[Note: This is not a transcript. It is just my notes of the testimony as fast as I can type them. Spelling errors will be corrected tonight. I will update every fifteen minutes or so, so either check back or refresh the page.] Update: Casey is far and away the best witness for the Government in terms of explaining the complicated financial issues in plain English. He’s clear, direct, defines the terms and makes complete sense. It doesn’t seem like he has an axe to grind or that he’s trying to bury Nacchio. Memo to Government: More witnesses like this please. James Hearty is a good questioner. 2:00 Gregory Casey: James Hearty is questioning He was the Executive VP of wholesale markets. Goes through his background, he has a law degree. Joined Qwest in 1997, with 18 years experience in telecom industry. He worked in the legal , regulatory areas. He was recruited for Qwest by Paul McCartney (not that one.) He said he was told Anschutz and Nacchio were working on a big project and wanted to speak to him. Nacchio hired him to be Sr. VP of wholesale division. Left Qwest at end of 2001 When he left, he reported to Nacchio. He reported to Nacchio at the beginning, until 1999 when Mohebbi was hired as President of the company and he began reporting to him. After the merger, in fall of 2000, he was planning on leaving the company and actually resigned. He changed his mind when the VP of Human Resources, Tom Matthews, asked him around September or October of 2000 to stay for another year. He agreed.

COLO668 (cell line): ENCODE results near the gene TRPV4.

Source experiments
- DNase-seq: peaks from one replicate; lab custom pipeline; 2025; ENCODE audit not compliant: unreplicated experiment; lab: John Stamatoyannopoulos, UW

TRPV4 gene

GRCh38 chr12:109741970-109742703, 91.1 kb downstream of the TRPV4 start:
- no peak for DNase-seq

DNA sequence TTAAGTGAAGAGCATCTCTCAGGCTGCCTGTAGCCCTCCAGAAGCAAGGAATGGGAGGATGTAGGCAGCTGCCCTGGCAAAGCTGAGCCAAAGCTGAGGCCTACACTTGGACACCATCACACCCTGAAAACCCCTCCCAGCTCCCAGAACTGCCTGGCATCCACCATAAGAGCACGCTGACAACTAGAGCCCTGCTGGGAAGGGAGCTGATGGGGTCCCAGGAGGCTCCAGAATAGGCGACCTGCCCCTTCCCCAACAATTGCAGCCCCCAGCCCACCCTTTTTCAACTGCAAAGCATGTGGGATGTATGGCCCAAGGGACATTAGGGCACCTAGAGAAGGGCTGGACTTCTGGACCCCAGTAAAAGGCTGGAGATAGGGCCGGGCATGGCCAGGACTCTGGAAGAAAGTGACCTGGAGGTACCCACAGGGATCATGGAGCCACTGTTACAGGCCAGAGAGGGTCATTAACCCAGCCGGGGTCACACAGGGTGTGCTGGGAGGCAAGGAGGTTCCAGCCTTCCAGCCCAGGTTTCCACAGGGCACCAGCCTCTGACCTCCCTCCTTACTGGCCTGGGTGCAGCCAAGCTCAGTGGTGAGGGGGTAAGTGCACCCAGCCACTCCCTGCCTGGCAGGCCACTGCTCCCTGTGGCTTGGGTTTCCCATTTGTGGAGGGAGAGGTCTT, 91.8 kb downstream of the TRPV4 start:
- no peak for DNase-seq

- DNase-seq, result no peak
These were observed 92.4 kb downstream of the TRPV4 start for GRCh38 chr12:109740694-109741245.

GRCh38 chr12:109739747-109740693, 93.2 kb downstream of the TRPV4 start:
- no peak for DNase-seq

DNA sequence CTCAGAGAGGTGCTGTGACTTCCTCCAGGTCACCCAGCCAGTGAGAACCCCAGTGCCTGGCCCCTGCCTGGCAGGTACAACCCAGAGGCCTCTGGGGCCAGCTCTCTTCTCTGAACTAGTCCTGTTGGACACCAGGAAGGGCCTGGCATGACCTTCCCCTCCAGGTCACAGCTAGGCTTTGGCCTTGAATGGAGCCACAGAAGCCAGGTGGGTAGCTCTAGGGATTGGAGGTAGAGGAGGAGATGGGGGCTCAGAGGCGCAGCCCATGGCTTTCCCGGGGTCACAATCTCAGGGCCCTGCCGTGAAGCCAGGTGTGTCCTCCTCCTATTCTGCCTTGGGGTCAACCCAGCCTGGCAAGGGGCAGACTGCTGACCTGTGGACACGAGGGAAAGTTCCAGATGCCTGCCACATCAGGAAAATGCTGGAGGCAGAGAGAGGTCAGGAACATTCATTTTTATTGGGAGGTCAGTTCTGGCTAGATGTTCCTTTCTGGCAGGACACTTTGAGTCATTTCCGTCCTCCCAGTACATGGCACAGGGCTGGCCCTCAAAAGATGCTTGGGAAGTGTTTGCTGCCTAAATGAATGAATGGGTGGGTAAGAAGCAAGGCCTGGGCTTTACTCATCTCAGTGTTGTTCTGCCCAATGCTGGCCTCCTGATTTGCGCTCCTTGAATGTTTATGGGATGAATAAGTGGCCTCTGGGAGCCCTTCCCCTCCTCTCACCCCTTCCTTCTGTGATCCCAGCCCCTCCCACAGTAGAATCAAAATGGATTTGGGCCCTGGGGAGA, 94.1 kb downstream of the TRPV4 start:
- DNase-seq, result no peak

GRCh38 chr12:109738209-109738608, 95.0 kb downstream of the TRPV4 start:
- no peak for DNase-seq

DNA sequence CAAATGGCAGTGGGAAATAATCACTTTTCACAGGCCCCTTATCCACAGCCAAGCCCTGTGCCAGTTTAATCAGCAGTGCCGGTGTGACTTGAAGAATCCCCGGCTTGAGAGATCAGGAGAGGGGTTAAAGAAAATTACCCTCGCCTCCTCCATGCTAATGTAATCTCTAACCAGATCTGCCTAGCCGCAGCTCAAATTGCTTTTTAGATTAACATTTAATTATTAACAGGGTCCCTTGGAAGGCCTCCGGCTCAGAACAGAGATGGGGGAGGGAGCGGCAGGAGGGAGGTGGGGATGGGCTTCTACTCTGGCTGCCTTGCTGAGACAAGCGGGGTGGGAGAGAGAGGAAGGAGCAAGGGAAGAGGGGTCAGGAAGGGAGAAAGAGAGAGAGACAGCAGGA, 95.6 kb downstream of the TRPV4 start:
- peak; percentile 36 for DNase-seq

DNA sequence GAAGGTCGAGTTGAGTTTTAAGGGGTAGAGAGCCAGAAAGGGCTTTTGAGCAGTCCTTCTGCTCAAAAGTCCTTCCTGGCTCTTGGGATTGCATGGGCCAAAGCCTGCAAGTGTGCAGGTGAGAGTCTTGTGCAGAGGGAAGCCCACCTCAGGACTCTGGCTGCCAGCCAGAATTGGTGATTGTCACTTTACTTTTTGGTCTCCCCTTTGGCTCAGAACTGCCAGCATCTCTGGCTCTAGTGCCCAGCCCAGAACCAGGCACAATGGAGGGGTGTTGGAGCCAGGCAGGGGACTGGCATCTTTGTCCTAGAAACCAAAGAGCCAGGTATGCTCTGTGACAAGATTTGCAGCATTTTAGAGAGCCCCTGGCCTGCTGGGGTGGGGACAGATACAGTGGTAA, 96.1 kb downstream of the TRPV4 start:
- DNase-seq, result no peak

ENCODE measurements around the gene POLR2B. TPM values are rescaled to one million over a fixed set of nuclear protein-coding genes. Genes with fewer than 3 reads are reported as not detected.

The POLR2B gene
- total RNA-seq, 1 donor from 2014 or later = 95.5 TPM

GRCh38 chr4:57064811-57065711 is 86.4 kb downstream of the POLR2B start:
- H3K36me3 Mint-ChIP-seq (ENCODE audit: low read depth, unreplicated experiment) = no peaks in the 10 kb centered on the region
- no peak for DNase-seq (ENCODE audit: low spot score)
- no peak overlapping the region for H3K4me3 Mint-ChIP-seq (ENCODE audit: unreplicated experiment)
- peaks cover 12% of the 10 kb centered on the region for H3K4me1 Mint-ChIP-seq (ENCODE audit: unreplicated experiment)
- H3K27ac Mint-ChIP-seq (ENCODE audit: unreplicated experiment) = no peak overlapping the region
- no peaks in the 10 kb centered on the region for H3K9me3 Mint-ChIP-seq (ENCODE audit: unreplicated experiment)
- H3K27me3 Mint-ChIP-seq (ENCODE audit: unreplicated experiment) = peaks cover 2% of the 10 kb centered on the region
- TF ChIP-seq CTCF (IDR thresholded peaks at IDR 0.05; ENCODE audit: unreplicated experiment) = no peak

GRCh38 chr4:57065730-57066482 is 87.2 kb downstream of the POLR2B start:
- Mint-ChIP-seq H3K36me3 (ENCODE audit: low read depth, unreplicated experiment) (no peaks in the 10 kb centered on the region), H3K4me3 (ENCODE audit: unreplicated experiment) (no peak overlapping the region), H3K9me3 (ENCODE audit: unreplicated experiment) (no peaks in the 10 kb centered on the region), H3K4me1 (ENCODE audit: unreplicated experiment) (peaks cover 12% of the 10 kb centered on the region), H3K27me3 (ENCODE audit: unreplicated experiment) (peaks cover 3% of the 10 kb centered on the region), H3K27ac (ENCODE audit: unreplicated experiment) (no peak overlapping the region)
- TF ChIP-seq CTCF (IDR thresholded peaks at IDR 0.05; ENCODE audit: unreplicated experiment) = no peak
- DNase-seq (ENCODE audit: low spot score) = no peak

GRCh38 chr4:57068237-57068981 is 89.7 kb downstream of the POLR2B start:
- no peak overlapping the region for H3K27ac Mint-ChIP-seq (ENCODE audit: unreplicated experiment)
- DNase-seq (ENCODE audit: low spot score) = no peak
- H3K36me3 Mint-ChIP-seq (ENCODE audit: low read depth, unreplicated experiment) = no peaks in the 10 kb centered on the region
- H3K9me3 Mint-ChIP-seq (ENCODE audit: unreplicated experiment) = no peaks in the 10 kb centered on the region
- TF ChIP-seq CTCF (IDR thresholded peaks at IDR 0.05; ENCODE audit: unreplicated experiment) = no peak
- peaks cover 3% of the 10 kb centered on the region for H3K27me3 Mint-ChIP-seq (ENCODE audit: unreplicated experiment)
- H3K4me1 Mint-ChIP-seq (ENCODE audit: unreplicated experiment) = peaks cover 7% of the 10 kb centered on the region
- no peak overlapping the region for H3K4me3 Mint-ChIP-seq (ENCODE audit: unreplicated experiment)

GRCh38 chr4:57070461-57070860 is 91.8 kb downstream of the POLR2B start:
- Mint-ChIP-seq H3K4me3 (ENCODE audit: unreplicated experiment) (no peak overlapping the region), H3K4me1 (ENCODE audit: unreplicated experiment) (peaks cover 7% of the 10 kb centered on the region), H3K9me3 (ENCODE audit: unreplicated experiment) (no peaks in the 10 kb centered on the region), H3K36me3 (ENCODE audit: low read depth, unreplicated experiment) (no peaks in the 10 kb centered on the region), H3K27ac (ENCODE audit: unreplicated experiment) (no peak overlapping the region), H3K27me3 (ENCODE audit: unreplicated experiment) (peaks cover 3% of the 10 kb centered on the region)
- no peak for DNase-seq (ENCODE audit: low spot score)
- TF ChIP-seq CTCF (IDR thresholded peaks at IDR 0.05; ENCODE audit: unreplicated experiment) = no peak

Describes what Qwest was like in 1997 and what the Wholesale division was like. It was very small. It had a large network construction business. There were only 3 to 4 wholesale division employees. The revenues in that division were about $50 million for the year. Qwest was a private company then. Late summer after he joined in 1997, Qwest had its initial public offering. Are you familiar with one-timers? Yes, they referred to non-recurring revenues, sales that occurred one time and wouldn’t be happening again. What’s an IRU: It’s an indefeasible right of use. It’s a property right that a carrier or company could purchase that would create a right to use a Qwest (or other company) network for generally 20 years. Is there another way to sell this kind of right besides using an IRU? Yes, you could lease it on a monthly basis. With an IRU, they pay up front to use the property for 20 years. Structuring the deal as an IRU would affect the revenue because the revenue was booked up front as well. Had the right been leased, it would have been booked on a monthly basis for the life of the lease. Qwest sold the first IRU in 1998. There was discussion about whether it made sense to sell IRU’s. Nacchio’s view was that he would rather be selling recurring revenues. He admonished us that at some time we would have to make our numbers on a recurring basis. Through his time at Qwest, there was never a time when Qwest made its numbers without IRU’s. TheIRU’s were mostly sold by his wholesale division. 85% of IRU’s sold were wholesale IRU’s. From 1999 to the first quarter of 2001, the IRU’s were critical for making the target numbers. They were built into the budget. They were very important. What are Gap fillers? It’s a term used at Qwest in reference toIRU’s. It’s a descriptive term meant to bridge the gap in the budget between the target revenue and the recurring revenue. There were problems relying on gap fillers. I liked IRU’s but every quarter you’d have to go back and start all over again. There was no surety or predictability with IRU’s. Nacchio expressed his concern with them using IRU’s to make their numbers. Did Nacchio promote wholesale division outside company? I think he referred to it but nowhere near the amount he would promote the retail or data side. In the 2000 time frame, it was repeated so often it was axiomatic. Recurring and retail revenue were more valuable than wholesale revenue in terms of what the market valued in Qwest. It was repeated often. In the internal documents, did you separate out recurring from non-recurring revenue? He answers that Nacchio liked to promote data over voice products. IRU’s were reported in the data product but they are not exclusively a data product. They could carry voice product. Doo you think including IRU’s in the data category was misleading? I think to the extent data is viewed as a recurring revenue product, the inclusion of IRU’s in that cagtegory might have been misleading. When he talked to analysts and investors, he was told to steer away from discussing IRU’s by Lee Wolfe, the investor relations person at Qwest. The merger: Announced in June, 1999 and closed June 30, 2000. Do you recall that in that time period there was additional pressure on you and your unit to close on IRU’s to make your numbers so they could have a stock price that was in their collars(?). Otherwise, there was a fear if they didn’t make the numbers the stock price would go down and the Qwest deal would be in jeopardy. In July, 2000, his office was in Houston. There was an illness in his wife’s family and they needed to be there. He relocated to Houston in the spring of 2000. He traveled up to Denver as needed. He also had an office in Denver. After the merger, Qwest was larger company. .How did that impact ability to have double digit growth? The ability to sell IRU’s was the same pre- merger as it was post merger. He was issued stock options. After the merger, he exercised and sold his Qwest stock based on the options. $25 million. He had a conversation in July 2000 about his exercising those options. Joe Nacchio said, it wouldn’t look real good if you were selling stock right now, after the merger. He told Joe it was too late, it was already sold. Whenever he had vested options, he sold them on the first opportunity. He sold everything he had. [Note, on cross he said this was because he had gotten burned with worthless options at a prior company he had worked for.] He also sold options in November , 2000 (1.5 million). How were things different after the merger? At ” classic Qwest” there was more sharing of information. As we moved into the merger, there was a partition created where we would get scuttlebutt about other units’ numbers, but mostly we only had our own. Moves on to the budget process for the 2001 budget. It started in 9/2000 and finished early December. There was a top-down approach. They’d be given a target number and then they’d have to go back and figure out how they were going to meet it. Shows him the budget he prepared for wholesale division for Nacchio. He gave it to Kathy Kotchis. Shows him the e-mail introduced yesterday that says, “Attached is 2001 plan that was presented to Nacchio and his senior team.” How was it prepared? Primarily prepared by financial people. They went back and looked at each product line and predicted what it would be for 2001. 2:48 pm. They spend some time on the waterfall charts with the up and down stair steps. I missed that part because we had server troubles. We’re back now. Did you have additional budget meetings with Nacchio in fall 2000? Yes. He recalls a specific one where everyone was made to sign up for their respective targets. “I called it the sign in blood meeting.” He opined that it was a unilateral contract, void for lack of consideration, and that it was a stretch, but he signed it. After that meeting the target for the wholesale division was increased again. I got an email from man named Bromberg in the finance department I had never met saying here is your new revenue target for 2001. The new target $172 million higher. Date of that email was Dec 12, 2001. The final plan was due the next day. That was not a reasonable expectation. He sent off an e-mail in response. The e-mail is admitted into evidence. His response was “Bullsh*t.” He was angry. There was always a lot of contention in the budget process, but in prior years, he felt he had a shot at making the budget numbers. This year was different. It seemed the numbers were piled on without a lot of forethought. 3:00 pm Transitioning to 2001 and recurring revenues. He recalls that several business units were way off in early 2001 in making their numbers. There was a big meeting called by Robin – around the Jan/Feb time frame. There had been a big miss in one of the units, he thinks it was the consumer unit. Nacchio and the usual gang of business unit heads were there. Robin reviewed the finances and we were called on to give a narrative of what was going on in our unit. Without exception, most of the heads said things were going to be tough this year and it would be tough to make the numbers. I think that was because of the way the budget was built and the economy was getting tough. For example, in my unit, wholesale, if the carriers were going out of business, I was going to lose customers. 3:05 pm Was rule of 78’s a problem? The rule of 78’s stated that if you weren’t hitting your recurring revenue numbers by Jan to March, you would have an awfully hard time hitting them for the rest of the year. Nacchio referred to it as the snowball effect. ***** Moves to swap market for IRU’s. It was finite. We were going to come to an end of it. I could see that at end of first quarter and beginning of second quarter. We knew the entire universe of things we could do at that point. First time he reported to Nacchio on his division: April. We had a meeting called a Business Unit Review. It allowed the unit head to talk directly to Joe and report results. They would have first quarter numbers by this time. What was your message to Nacchio at that meeting? The IRU market was drying up, after the second quarter, we felt we were draining the pond, and I couldn’t have any visibility into what IRU’s there would be in the second half of the year. 3:12 pm Discussion of local IRU’s. There was about $675 of risk just for his wholesale division, just for the second half of the year. Recess and new thread coming.